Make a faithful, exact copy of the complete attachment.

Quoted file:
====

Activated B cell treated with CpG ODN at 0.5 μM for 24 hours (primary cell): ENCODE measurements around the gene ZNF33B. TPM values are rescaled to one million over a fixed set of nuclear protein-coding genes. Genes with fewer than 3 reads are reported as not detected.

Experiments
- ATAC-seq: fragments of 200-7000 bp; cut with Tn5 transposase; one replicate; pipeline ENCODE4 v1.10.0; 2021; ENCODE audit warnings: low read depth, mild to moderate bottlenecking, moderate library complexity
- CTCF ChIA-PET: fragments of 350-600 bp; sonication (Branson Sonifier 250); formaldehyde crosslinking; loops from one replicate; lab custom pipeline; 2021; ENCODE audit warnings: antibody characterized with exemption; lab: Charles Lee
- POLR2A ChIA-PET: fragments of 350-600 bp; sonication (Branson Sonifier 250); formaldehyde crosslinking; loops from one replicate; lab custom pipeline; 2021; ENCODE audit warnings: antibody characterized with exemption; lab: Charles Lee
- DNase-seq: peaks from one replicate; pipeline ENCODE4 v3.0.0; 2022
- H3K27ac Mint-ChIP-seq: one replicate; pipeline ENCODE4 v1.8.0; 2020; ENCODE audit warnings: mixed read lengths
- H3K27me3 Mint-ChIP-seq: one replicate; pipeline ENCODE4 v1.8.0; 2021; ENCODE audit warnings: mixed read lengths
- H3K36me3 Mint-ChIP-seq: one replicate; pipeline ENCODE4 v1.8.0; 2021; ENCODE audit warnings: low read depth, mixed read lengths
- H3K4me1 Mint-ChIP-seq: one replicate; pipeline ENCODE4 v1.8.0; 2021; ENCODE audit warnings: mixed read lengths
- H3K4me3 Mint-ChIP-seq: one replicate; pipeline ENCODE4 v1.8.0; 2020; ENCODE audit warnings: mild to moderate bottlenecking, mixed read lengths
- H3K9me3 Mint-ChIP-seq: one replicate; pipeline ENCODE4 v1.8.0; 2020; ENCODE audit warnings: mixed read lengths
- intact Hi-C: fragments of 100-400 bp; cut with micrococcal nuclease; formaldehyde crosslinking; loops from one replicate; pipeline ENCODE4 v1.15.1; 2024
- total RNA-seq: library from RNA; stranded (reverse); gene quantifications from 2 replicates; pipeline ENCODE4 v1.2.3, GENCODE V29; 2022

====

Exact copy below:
Activated B cell treated with CpG ODN at 0.5 μM for 24 hours (primary cell): ENCODE measurements around the gene ZNF33B. TPM values are rescaled to one million over a fixed set of nuclear protein-coding genes. Genes with fewer than 3 reads are reported as not detected.

Experiments
- ATAC-seq: fragments of 200-7000 bp; cut with Tn5 transposase; one replicate; pipeline ENCODE4 v1.10.0; 2021; ENCODE audit warnings: low read depth, mild to moderate bottlenecking, moderate library complexity
- CTCF ChIA-PET: fragments of 350-600 bp; sonication (Branson Sonifier 250); formaldehyde crosslinking; loops from one replicate; lab custom pipeline; 2021; ENCODE audit warnings: antibody characterized with exemption; lab: Charles Lee
- POLR2A ChIA-PET: fragments of 350-600 bp; sonication (Branson Sonifier 250); formaldehyde crosslinking; loops from one replicate; lab custom pipeline; 2021; ENCODE audit warnings: antibody characterized with exemption; lab: Charles Lee
- DNase-seq: peaks from one replicate; pipeline ENCODE4 v3.0.0; 2022
- H3K27ac Mint-ChIP-seq: one replicate; pipeline ENCODE4 v1.8.0; 2020; ENCODE audit warnings: mixed read lengths
- H3K27me3 Mint-ChIP-seq: one replicate; pipeline ENCODE4 v1.8.0; 2021; ENCODE audit warnings: mixed read lengths
- H3K36me3 Mint-ChIP-seq: one replicate; pipeline ENCODE4 v1.8.0; 2021; ENCODE audit warnings: low read depth, mixed read lengths
- H3K4me1 Mint-ChIP-seq: one replicate; pipeline ENCODE4 v1.8.0; 2021; ENCODE audit warnings: mixed read lengths
- H3K4me3 Mint-ChIP-seq: one replicate; pipeline ENCODE4 v1.8.0; 2020; ENCODE audit warnings: mild to moderate bottlenecking, mixed read lengths
- H3K9me3 Mint-ChIP-seq: one replicate; pipeline ENCODE4 v1.8.0; 2020; ENCODE audit warnings: mixed read lengths
- intact Hi-C: fragments of 100-400 bp; cut with micrococcal nuclease; formaldehyde crosslinking; loops from one replicate; pipeline ENCODE4 v1.15.1; 2024
- total RNA-seq: library from RNA; stranded (reverse); gene quantifications from 2 replicates; pipeline ENCODE4 v1.2.3, GENCODE V29; 2022